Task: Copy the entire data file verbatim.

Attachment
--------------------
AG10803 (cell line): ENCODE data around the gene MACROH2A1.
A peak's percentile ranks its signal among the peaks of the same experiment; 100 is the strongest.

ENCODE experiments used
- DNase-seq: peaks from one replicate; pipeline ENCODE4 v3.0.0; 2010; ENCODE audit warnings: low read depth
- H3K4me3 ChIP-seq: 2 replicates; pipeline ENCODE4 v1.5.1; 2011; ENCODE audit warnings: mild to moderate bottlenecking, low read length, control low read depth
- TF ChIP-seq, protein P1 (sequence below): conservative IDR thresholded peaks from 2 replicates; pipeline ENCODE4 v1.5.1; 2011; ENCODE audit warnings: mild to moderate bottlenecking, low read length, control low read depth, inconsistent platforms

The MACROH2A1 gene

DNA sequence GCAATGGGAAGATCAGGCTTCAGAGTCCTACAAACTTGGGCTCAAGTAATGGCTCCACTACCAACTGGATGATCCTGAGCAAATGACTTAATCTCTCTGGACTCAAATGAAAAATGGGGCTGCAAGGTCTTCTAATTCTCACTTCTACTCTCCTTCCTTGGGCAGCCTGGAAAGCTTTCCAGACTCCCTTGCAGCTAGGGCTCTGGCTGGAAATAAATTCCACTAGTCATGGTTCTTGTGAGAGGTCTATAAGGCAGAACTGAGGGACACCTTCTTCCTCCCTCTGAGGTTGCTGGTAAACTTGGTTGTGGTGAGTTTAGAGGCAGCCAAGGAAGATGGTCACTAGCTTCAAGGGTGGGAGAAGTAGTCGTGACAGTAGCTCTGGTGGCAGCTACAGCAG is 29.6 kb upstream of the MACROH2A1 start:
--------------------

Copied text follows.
AG10803 (cell line): ENCODE data around the gene MACROH2A1.
A peak's percentile ranks its signal among the peaks of the same experiment; 100 is the strongest.

ENCODE experiments used
- DNase-seq: peaks from one replicate; pipeline ENCODE4 v3.0.0; 2010; ENCODE audit warnings: low read depth
- H3K4me3 ChIP-seq: 2 replicates; pipeline ENCODE4 v1.5.1; 2011; ENCODE audit warnings: mild to moderate bottlenecking, low read length, control low read depth
- TF ChIP-seq, protein P1 (sequence below): conservative IDR thresholded peaks from 2 replicates; pipeline ENCODE4 v1.5.1; 2011; ENCODE audit warnings: mild to moderate bottlenecking, low read length, control low read depth, inconsistent platforms

The MACROH2A1 gene

DNA sequence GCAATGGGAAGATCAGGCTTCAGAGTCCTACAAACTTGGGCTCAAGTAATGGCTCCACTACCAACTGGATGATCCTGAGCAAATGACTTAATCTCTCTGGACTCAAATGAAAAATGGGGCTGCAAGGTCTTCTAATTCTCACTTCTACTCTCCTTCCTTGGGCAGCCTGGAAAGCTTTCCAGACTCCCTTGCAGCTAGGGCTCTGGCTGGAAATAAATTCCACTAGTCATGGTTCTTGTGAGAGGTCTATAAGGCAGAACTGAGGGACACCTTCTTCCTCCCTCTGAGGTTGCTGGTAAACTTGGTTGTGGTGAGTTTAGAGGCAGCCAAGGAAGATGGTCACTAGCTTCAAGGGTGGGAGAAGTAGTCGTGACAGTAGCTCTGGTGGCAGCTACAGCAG is 29.6 kb upstream of the MACROH2A1 start: